SpaceX successfully launches US astronauts into space

The launch marks the very first time in history that a private company, rather than a national government, has sent astronauts into orbit

The Falcon 9 rocket, lifting off successfuly at 3:22pm

Two veteran NASA astronauts were headed for the International Space Station on Saturday after Elon Musk's SpaceX became the first commercial company to launch a rocket carrying humans into orbit, ushering in a new era in commercial space travel and putting the United States back in the business of launching astronauts into orbit from US soil for the first time in nearly a decade.

NASA’s Doug Hurley and Bob Behnken rode skyward aboard a sleek, white-and-black, bullet-shaped Dragon capsule on top of a Falcon 9 rocket, lifting off at 3:22 p.m. from the same launch pad from which the Apollo 11 astronauts launched to the moon in 1969. Pad 39A also hosted 82 of the 135 space shuttle launches, including the first and final ones. 

“Let’s light this candle,” Hurley said just before ignition, borrowing the words used by Alan Shepard on America’s first human spaceflight, in 1961.

We are now waiting for the two men to arrive at the International Space Station on Sunday for a stay of up to four months, after which they will return to Earth in a Right Stuff-style splashdown at sea. Behnken, 49, and Hurley, 53, former military test pilots who joined NASA in 2000, are scheduled to dock with the space station at 10:29 am (1429 GMT). They will join US astronaut Chris Cassidy and Russian cosmonauts Anatoly Ivanishin and Ivan Vagner aboard the ISS.

But one thing is sure, with the on-time liftoff, SpaceX, founded by Musk, the Tesla electric-car visionary, became the first private company to launch people into orbit, a feat achieved previously by only three governments: the US, Russia and China. The Demo-2 mission also ended a nine-year launch drought for NASA, the longest such hiatus in its history. Ever since it retired the space shuttle in 2011, NASA has relied on Russian spaceships launched from Kazakhstan to take US astronauts to and from the space station.

Additionally, shortly after launching the Hurley and Behnken into orbit, SpaceX also notched another rocket landing under its belt. The Falcon 9 booster's first stage made a smooth landing on SpaceX's drone ship Of Course I Still Love You in the Atlantic Ocean.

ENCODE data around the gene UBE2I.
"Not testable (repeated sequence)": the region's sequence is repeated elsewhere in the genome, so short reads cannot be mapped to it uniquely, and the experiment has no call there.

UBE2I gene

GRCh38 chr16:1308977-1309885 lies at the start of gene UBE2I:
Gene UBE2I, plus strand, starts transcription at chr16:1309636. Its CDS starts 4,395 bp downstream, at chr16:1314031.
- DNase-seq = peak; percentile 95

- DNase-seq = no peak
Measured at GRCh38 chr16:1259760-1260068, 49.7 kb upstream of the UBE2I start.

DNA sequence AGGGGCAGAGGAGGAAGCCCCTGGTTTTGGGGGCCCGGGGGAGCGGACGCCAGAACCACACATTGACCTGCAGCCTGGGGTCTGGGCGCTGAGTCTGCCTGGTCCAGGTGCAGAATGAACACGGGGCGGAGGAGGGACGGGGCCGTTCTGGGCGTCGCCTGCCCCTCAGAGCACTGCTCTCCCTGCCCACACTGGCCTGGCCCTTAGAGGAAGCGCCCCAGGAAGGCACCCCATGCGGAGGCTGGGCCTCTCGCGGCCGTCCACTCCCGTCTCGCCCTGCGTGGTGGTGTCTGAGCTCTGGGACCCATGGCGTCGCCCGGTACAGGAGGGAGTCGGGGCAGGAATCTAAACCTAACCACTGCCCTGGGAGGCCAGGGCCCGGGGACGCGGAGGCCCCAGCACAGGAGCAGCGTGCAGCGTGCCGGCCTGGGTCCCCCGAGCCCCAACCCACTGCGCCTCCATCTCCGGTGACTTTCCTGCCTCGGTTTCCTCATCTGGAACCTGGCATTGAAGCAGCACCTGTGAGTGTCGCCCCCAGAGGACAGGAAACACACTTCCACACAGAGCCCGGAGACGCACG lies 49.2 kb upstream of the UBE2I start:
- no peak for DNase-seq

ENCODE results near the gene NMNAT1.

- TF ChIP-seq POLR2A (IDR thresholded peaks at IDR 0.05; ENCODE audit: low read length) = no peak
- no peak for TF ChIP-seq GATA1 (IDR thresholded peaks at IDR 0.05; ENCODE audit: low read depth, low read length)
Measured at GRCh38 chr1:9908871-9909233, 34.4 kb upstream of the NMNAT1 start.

"I'm really quite overcome with emotion," Musk said. "It's been 18 years working towards this goal."

"This is hopefully the first step on a journey towards civilization on Mars," the SpaceX founder said.

The mission unfolded amid the gloom of the coronavirus outbreak, which has killed over 100,000 Americans, and racial unrest across the US over the death of George Floyd, a handcuffed black man, at the hands of Minneapolis police. NASA officials and others held out hope the flight would be a morale-booster.

“Maybe there’s an opportunity here for America to maybe pause and look up and see a bright, shining moment of hope at what the future looks like, that the United States of America can do extraordinary things even in difficult times,” NASA Administrator Jim Bridenstine said before launch.

Meanwhile, president Donald Trump flew to Florida to watch the launch and delivered remarks to NASA and SpaceX employees on what he called a "special day." Trump first addressed the protests, saying he understood "the pain people are feeling" but that he would not tolerate "mob violence." The president praised Musk and said the launch "makes clear the commercial space industry is the future."He also repeated his vow to send American astronauts back to the Moon in 2024 and eventually to Mars.

The flight is the latest milestone for NASA’s commercial crew program, a partnership between the agency, the privately held company known as SpaceX and Boeing. The US space agency paid more than $3bn for SpaceX to design, build, test and operate its reusable Dragon capsule for six future space round trips.

The first attempt on Wednesday was scrubbed at the last minute due to bad weather.

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